The United Kingdom’s vote on June 23 to leave the European Union highlights the uncertainty and volatility that companies face this year. (See my “Why Brexit Really Matters” article in Forbes.) Indeed, the sharp fall in global equities and currency markets on June 24 accentuates the rude awakening. But should the investment and business communities have been surprised? Most polling in the run-up to the vote suggested the leave campaign could prevail. Companies are now scrambling to implement their contingency plans…or to create them. Currency shifts will be the most immediate shock to manage.

According to NACD members, the greatest concern they foresee in 2016 is the global economic slowdown and how this will affect their company. This issue outranks other concerns, such as the changing industry landscape or cybersecurity. When looking at the board’s activities, NACD members say that the most important area for improvement is the board’s ability to test management assumptions underlying corporate strategy.

The Brexit vote highlights the strategic challenges directors face in today’s volatile world: How can directors make sense of increasingly uncertain economic conditions and what can they do to pressure test the validity of management’s assumptions about future growth?

A slow-growth world

Companies are facing strong headwinds in a slow-growth world. In April, the International Monetary Fund (IMF) downgraded its outlook for global growth this year to 3.2 percent—barring any system shocks. This is about the same rate as last year. The IMF downgraded the outlook for most major economies as well (see chart).

In June, the Organisation for Economic Co-operation and Development (OECD) fretted that the global economy is “stuck in a low-growth trap.” Shortly thereafter, the World Bank issued a more negative forecast, saying global growth would come in at only 2.4 percent this year, down substantially from the 2.9 percent pace it had projected just several months before.

Of significance, there are few positive country narratives. The United States is a relatively bright spot, with the IMF expecting 2.4 percent U.S. growth in 2016—the same as last year, but lower than the IMF had forecast in October 2015. The Business Roundtable recently downgraded their expectations for U.S. growth from 2.2 percent to 2.1 percent, based on concerns over impediments to trade and immigration. And, as most Americans feel, U.S. growth is neither robust nor equally enjoyed.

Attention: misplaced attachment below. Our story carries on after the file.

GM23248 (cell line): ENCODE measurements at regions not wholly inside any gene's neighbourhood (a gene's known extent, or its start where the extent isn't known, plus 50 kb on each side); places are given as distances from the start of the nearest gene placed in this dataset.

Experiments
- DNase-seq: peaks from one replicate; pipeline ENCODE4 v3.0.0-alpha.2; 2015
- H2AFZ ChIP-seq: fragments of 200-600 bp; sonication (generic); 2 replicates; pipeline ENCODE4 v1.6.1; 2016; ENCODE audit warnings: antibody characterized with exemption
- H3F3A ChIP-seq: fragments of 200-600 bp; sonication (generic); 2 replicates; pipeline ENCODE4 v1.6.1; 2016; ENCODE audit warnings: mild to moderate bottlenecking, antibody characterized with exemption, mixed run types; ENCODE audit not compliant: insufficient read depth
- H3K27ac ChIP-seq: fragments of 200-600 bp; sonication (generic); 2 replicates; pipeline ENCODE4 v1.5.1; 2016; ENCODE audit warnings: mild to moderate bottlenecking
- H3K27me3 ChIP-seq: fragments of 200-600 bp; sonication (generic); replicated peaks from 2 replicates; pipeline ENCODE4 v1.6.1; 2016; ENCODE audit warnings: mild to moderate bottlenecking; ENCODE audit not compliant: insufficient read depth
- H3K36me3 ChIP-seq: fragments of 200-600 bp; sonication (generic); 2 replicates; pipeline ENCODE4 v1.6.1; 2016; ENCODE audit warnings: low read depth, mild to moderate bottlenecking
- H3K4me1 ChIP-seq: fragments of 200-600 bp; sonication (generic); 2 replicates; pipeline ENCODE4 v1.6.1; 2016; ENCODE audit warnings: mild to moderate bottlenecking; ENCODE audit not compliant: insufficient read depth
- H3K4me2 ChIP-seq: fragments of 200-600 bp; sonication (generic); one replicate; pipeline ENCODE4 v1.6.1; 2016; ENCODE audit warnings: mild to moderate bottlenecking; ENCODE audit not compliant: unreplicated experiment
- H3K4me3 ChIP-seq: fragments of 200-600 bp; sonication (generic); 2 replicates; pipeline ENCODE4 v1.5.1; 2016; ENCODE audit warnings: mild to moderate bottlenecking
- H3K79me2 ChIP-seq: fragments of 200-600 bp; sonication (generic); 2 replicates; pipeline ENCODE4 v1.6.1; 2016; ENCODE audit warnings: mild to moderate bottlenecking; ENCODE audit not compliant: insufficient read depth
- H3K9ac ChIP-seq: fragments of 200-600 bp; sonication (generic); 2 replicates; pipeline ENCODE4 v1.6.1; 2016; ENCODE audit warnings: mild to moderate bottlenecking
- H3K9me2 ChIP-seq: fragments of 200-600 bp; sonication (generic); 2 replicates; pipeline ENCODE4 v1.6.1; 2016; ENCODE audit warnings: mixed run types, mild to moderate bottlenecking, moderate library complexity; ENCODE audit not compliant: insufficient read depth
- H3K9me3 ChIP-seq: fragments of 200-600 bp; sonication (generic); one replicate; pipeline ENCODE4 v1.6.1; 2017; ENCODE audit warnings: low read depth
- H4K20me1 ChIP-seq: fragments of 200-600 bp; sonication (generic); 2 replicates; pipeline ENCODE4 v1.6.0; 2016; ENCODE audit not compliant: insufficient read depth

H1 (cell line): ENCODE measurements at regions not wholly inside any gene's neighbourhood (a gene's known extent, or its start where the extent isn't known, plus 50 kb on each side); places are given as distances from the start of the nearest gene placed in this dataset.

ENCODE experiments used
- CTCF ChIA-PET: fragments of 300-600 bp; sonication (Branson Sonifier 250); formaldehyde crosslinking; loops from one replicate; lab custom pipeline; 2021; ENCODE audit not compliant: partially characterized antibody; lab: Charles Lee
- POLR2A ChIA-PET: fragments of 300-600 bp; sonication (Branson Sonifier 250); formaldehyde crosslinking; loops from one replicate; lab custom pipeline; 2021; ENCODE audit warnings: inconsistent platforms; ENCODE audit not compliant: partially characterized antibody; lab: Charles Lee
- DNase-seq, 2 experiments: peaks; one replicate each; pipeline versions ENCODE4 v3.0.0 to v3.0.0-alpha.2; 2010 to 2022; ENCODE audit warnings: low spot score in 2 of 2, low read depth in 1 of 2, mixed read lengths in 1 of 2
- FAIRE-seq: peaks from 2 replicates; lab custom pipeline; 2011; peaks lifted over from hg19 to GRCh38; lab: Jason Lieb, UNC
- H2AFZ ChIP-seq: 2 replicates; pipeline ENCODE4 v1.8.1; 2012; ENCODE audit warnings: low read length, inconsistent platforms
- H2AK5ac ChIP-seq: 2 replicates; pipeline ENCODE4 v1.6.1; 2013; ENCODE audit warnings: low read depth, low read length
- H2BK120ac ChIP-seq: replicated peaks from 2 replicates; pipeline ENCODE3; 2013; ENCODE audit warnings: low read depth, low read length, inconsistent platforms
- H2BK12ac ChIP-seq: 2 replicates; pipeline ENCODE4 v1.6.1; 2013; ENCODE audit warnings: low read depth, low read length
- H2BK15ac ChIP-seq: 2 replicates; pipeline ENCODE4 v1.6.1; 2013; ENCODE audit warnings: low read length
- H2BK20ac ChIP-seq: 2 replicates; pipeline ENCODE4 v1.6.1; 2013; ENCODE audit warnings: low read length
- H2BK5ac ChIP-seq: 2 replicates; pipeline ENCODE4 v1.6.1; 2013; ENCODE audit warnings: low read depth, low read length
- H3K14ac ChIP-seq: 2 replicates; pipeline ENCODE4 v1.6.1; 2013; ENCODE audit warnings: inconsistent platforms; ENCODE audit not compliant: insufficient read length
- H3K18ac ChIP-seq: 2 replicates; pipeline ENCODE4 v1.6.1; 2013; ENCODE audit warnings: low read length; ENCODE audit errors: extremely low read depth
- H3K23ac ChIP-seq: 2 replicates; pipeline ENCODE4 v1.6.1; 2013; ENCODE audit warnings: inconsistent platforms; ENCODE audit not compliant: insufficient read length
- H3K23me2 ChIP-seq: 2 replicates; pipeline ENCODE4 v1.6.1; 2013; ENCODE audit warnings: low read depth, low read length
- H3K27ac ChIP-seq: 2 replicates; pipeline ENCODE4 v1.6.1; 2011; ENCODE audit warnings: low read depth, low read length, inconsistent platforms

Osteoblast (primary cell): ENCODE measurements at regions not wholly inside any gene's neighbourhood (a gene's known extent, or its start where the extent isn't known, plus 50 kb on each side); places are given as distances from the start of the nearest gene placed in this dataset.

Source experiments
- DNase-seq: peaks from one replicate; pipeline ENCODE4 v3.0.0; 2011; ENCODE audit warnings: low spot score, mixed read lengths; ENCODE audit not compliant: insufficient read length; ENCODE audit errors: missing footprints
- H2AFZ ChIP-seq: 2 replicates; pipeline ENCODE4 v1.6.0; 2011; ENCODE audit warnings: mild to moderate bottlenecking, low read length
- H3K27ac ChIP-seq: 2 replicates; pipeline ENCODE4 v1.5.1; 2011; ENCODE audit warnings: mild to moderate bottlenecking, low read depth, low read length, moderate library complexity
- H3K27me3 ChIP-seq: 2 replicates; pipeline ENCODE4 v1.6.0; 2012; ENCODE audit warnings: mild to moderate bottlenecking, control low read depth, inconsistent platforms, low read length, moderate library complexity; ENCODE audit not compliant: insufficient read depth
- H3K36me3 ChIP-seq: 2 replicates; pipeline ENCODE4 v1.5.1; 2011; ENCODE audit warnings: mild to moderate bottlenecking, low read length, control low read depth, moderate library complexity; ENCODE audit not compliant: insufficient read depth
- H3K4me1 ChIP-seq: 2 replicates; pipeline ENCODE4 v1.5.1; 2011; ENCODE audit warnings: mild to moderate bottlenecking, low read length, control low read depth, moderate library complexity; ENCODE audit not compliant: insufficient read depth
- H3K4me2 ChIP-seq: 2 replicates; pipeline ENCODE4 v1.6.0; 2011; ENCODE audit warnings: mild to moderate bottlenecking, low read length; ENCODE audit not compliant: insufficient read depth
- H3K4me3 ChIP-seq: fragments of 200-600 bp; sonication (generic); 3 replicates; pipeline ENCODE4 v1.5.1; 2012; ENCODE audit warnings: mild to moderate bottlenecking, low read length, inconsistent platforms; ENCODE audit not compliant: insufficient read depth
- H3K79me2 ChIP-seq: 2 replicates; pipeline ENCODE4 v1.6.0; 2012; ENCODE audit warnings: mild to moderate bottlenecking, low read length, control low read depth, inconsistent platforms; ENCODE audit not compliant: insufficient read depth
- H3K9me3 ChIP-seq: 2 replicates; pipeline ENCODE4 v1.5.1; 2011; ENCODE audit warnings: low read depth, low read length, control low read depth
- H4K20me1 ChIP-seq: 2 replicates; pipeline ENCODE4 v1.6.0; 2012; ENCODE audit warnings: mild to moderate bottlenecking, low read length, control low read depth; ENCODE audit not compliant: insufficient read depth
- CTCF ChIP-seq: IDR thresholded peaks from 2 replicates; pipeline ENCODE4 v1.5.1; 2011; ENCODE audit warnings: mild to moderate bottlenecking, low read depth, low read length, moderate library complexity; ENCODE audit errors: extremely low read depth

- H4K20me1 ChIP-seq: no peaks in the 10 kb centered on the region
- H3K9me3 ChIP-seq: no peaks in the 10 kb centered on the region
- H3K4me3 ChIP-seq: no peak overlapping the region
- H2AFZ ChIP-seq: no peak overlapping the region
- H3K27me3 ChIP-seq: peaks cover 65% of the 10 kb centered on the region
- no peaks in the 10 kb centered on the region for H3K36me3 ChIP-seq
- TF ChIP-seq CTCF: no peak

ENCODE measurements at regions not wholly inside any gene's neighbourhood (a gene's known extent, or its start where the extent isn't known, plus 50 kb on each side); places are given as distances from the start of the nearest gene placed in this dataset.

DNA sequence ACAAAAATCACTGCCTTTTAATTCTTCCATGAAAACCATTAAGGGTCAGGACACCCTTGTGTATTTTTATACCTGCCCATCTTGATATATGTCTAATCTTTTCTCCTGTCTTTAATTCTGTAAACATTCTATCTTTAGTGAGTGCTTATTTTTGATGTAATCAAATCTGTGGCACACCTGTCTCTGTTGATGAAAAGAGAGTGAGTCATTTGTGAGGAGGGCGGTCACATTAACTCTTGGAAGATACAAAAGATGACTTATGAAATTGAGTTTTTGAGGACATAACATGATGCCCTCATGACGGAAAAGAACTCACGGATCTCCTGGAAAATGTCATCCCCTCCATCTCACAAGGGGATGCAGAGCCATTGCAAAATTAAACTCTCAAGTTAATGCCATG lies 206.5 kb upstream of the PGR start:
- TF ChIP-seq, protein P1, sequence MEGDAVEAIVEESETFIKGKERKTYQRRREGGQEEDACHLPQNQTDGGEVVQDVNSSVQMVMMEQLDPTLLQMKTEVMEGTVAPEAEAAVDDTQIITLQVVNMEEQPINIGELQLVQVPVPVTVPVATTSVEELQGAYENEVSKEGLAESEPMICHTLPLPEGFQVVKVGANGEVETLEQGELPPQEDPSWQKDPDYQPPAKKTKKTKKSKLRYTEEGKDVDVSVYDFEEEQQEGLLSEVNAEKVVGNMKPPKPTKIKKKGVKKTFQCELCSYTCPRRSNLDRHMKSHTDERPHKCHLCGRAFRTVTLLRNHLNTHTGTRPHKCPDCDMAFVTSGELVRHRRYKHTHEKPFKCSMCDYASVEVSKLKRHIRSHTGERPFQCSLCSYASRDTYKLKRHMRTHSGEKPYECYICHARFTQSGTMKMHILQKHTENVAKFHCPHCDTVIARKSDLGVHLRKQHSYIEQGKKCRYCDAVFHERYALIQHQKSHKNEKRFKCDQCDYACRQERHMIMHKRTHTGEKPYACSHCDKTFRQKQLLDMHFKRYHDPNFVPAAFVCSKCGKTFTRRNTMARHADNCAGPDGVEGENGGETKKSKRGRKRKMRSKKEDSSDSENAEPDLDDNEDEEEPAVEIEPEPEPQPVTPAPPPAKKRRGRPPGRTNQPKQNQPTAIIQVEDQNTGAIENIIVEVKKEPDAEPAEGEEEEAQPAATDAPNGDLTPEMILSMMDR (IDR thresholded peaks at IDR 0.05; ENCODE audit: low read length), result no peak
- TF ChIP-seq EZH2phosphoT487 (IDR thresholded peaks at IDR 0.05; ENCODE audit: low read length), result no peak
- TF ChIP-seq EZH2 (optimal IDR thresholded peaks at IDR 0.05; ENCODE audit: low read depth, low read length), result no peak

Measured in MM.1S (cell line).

Europe looked like it might have been turning the corner: Business and consumer sentiment had improved, productivity had increased, and GDP growth strengthened significantly. But growth across the eurozone in 2016 is expected to come in at just 1.4–1.6 percent—barring a sustained Brexit shock.

Over the past decade or so, many companies have globalized and bet heavily on emerging markets (EMs)—sometimes dubbed “rapid growth markets.” This strategy could be easily justified by management when EM growth rates consistently outstripped those of the United States and Europe by five percentage points or more.

But these markets have been underperforming in recent years and their outlook has been consistently downgraded. This year, the World Bank expects emerging markets to grow by just 3.5 percent—about two percentage points below their average growth over the past decade.

Moreover, EM performance will continue to be uneven and uncertain thanks to poor governance—as exemplified by a massive corruption crisis that has gripped Brazil’s business and political communities. India continues to be a top performer at 7.5 percent growth, but the reform-oriented government there has made little headway tackling the myriad of bureaucratic impediments to investing and doing business there.

And while China is still doing relatively well—with its growth expected to be in the 6.5–7.0 percent range this year—this performance has come thanks to renewed stimulus and the expansion of debt, which raises more questions about the sustainability of China’s trajectory. At the same time, Western companies conducting business in China are facing increasing political and regulatory headwinds, not to mention a much more competitive business environment.